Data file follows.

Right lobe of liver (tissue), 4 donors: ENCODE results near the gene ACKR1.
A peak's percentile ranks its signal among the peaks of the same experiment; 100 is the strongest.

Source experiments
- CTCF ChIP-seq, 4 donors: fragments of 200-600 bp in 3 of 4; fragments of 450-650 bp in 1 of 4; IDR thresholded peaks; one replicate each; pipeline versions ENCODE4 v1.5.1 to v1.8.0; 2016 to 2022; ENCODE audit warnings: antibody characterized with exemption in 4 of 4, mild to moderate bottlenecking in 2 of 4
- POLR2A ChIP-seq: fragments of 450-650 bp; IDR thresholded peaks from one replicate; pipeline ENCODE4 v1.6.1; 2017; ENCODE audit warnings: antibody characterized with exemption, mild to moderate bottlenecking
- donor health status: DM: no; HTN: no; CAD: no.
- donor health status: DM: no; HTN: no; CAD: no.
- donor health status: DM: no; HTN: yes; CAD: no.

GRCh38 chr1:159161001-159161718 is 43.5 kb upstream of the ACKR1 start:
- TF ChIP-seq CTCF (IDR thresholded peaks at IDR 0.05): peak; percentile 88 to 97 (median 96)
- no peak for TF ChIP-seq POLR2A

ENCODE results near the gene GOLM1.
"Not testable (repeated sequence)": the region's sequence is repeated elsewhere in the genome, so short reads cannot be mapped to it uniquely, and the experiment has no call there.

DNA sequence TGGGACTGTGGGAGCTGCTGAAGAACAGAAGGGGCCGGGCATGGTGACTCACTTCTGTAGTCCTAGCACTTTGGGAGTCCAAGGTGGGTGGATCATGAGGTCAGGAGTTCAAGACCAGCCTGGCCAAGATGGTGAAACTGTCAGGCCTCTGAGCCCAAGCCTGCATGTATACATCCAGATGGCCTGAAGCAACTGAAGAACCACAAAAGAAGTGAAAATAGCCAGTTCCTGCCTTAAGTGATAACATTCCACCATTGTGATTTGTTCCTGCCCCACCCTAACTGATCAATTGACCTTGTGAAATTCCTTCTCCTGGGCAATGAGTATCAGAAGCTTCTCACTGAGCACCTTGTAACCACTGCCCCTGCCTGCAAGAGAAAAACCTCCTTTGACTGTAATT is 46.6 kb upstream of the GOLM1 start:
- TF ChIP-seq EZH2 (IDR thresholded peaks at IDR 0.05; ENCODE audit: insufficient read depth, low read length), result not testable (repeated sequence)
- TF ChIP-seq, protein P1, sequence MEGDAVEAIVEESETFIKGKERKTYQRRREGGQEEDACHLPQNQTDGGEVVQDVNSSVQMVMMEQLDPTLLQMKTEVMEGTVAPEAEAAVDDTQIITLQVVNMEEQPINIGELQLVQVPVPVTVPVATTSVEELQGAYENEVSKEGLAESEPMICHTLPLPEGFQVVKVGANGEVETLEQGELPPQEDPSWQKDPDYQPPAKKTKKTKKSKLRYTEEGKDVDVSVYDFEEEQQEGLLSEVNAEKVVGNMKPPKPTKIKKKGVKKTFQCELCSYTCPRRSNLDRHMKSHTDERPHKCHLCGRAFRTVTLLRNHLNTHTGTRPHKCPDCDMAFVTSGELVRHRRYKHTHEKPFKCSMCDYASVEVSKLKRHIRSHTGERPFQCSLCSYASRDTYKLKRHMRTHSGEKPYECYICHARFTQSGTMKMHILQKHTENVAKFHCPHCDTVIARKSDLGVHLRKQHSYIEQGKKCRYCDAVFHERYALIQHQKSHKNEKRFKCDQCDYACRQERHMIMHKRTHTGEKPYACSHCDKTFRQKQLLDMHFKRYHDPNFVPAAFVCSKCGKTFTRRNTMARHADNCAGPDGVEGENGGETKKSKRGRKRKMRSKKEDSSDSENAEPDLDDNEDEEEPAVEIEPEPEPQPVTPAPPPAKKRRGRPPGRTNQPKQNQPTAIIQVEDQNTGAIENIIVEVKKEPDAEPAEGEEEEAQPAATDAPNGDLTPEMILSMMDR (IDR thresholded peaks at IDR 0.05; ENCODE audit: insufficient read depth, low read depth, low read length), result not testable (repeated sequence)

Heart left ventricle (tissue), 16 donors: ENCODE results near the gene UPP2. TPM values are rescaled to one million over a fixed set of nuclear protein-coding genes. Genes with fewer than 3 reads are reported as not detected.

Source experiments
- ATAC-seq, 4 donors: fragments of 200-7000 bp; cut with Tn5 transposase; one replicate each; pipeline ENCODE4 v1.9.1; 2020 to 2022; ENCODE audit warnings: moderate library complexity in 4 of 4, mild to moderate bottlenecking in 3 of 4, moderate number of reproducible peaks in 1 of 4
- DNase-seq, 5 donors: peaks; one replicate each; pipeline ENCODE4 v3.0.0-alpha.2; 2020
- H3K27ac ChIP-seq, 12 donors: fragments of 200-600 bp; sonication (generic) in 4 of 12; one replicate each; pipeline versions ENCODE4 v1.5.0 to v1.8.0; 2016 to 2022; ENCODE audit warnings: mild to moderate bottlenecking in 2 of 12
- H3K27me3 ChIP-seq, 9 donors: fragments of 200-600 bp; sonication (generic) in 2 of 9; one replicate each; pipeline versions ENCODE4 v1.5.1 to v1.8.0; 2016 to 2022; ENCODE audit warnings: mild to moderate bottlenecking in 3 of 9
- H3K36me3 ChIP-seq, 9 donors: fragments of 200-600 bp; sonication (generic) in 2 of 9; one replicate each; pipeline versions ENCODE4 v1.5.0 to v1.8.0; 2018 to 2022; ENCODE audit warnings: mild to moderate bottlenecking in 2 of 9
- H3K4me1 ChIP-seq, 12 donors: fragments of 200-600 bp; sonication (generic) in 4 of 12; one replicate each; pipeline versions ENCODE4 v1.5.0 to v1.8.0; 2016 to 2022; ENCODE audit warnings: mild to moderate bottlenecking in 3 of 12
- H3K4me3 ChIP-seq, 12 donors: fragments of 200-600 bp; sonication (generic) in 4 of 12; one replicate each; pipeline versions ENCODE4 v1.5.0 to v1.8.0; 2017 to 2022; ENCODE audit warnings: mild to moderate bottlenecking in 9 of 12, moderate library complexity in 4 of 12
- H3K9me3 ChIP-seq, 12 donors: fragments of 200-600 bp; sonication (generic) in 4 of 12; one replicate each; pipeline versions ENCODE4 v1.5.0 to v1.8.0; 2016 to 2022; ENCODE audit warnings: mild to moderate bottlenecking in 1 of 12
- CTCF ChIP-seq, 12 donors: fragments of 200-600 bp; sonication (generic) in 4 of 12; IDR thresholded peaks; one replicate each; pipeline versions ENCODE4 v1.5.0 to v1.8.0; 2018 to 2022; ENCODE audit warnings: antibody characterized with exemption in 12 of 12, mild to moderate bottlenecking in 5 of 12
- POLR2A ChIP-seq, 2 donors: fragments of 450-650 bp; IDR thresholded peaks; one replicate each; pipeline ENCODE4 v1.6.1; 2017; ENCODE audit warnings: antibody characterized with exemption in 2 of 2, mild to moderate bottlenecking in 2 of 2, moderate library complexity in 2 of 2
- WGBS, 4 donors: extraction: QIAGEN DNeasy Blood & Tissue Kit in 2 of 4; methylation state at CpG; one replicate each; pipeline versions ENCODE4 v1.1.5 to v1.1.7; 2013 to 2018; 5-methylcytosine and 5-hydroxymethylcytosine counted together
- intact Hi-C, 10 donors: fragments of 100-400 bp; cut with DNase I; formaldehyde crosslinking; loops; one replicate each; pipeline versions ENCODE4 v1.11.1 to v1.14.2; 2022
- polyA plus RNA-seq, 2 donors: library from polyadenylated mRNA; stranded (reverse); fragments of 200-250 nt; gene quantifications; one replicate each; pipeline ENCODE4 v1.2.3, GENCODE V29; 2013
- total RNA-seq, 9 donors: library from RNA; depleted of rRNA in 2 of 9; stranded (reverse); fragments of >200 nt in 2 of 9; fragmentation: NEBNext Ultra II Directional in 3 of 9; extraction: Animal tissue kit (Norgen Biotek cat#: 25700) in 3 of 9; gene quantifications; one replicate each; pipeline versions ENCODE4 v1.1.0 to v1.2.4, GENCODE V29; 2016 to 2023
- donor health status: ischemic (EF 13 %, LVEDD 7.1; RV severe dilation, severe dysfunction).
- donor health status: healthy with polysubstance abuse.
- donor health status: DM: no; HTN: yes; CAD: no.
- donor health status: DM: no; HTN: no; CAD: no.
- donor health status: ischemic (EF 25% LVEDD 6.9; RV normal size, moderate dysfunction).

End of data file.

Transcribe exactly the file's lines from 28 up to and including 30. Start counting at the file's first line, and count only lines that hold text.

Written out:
- POLR2A ChIP-seq, 2 donors: fragments of 450-650 bp; IDR thresholded peaks; one replicate each; pipeline ENCODE4 v1.6.1; 2017; ENCODE audit warnings: antibody characterized with exemption in 2 of 2, mild to moderate bottlenecking in 2 of 2, moderate library complexity in 2 of 2
- WGBS, 4 donors: extraction: QIAGEN DNeasy Blood & Tissue Kit in 2 of 4; methylation state at CpG; one replicate each; pipeline versions ENCODE4 v1.1.5 to v1.1.7; 2013 to 2018; 5-methylcytosine and 5-hydroxymethylcytosine counted together
- intact Hi-C, 10 donors: fragments of 100-400 bp; cut with DNase I; formaldehyde crosslinking; loops; one replicate each; pipeline versions ENCODE4 v1.11.1 to v1.14.2; 2022